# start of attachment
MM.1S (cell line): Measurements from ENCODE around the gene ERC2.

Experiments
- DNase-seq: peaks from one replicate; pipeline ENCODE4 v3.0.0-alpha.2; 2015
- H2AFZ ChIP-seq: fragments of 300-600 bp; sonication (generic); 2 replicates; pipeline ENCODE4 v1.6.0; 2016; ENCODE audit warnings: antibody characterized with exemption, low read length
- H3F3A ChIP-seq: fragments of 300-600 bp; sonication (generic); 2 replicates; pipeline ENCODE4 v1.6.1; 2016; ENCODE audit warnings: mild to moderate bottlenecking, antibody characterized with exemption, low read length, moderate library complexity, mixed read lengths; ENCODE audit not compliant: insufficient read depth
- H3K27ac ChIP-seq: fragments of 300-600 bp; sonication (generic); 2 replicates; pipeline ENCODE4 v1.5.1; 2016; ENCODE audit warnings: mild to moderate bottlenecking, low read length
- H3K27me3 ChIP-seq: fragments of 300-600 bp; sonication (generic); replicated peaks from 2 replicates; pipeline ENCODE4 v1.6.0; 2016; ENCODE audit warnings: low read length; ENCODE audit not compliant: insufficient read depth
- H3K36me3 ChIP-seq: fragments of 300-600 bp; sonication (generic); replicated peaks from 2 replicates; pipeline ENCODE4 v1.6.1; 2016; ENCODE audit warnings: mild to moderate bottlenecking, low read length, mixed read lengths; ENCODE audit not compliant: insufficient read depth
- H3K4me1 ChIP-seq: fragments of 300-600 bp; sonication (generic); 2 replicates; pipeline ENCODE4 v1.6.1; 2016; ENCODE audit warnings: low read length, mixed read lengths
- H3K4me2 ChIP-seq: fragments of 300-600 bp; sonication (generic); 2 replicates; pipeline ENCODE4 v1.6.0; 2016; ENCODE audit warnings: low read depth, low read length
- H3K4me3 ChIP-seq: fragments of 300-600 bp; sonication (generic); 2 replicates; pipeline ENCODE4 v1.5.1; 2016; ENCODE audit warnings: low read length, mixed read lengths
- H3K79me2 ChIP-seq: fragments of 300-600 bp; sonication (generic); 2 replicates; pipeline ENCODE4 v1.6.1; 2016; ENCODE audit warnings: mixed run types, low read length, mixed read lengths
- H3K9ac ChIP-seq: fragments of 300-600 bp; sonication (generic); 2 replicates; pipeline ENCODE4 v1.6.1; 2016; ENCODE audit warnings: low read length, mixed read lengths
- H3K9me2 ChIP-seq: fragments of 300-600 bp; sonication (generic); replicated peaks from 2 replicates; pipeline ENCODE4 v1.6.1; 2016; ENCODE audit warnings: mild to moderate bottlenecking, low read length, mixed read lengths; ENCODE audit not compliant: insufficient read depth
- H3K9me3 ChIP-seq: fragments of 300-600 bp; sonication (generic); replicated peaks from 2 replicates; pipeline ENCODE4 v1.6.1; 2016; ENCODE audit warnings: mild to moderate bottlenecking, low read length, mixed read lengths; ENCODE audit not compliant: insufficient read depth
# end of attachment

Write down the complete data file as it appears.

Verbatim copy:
MM.1S (cell line): Measurements from ENCODE around the gene ERC2.

Experiments
- DNase-seq: peaks from one replicate; pipeline ENCODE4 v3.0.0-alpha.2; 2015
- H2AFZ ChIP-seq: fragments of 300-600 bp; sonication (generic); 2 replicates; pipeline ENCODE4 v1.6.0; 2016; ENCODE audit warnings: antibody characterized with exemption, low read length
- H3F3A ChIP-seq: fragments of 300-600 bp; sonication (generic); 2 replicates; pipeline ENCODE4 v1.6.1; 2016; ENCODE audit warnings: mild to moderate bottlenecking, antibody characterized with exemption, low read length, moderate library complexity, mixed read lengths; ENCODE audit not compliant: insufficient read depth
- H3K27ac ChIP-seq: fragments of 300-600 bp; sonication (generic); 2 replicates; pipeline ENCODE4 v1.5.1; 2016; ENCODE audit warnings: mild to moderate bottlenecking, low read length
- H3K27me3 ChIP-seq: fragments of 300-600 bp; sonication (generic); replicated peaks from 2 replicates; pipeline ENCODE4 v1.6.0; 2016; ENCODE audit warnings: low read length; ENCODE audit not compliant: insufficient read depth
- H3K36me3 ChIP-seq: fragments of 300-600 bp; sonication (generic); replicated peaks from 2 replicates; pipeline ENCODE4 v1.6.1; 2016; ENCODE audit warnings: mild to moderate bottlenecking, low read length, mixed read lengths; ENCODE audit not compliant: insufficient read depth
- H3K4me1 ChIP-seq: fragments of 300-600 bp; sonication (generic); 2 replicates; pipeline ENCODE4 v1.6.1; 2016; ENCODE audit warnings: low read length, mixed read lengths
- H3K4me2 ChIP-seq: fragments of 300-600 bp; sonication (generic); 2 replicates; pipeline ENCODE4 v1.6.0; 2016; ENCODE audit warnings: low read depth, low read length
- H3K4me3 ChIP-seq: fragments of 300-600 bp; sonication (generic); 2 replicates; pipeline ENCODE4 v1.5.1; 2016; ENCODE audit warnings: low read length, mixed read lengths
- H3K79me2 ChIP-seq: fragments of 300-600 bp; sonication (generic); 2 replicates; pipeline ENCODE4 v1.6.1; 2016; ENCODE audit warnings: mixed run types, low read length, mixed read lengths
- H3K9ac ChIP-seq: fragments of 300-600 bp; sonication (generic); 2 replicates; pipeline ENCODE4 v1.6.1; 2016; ENCODE audit warnings: low read length, mixed read lengths
- H3K9me2 ChIP-seq: fragments of 300-600 bp; sonication (generic); replicated peaks from 2 replicates; pipeline ENCODE4 v1.6.1; 2016; ENCODE audit warnings: mild to moderate bottlenecking, low read length, mixed read lengths; ENCODE audit not compliant: insufficient read depth
- H3K9me3 ChIP-seq: fragments of 300-600 bp; sonication (generic); replicated peaks from 2 replicates; pipeline ENCODE4 v1.6.1; 2016; ENCODE audit warnings: mild to moderate bottlenecking, low read length, mixed read lengths; ENCODE audit not compliant: insufficient read depth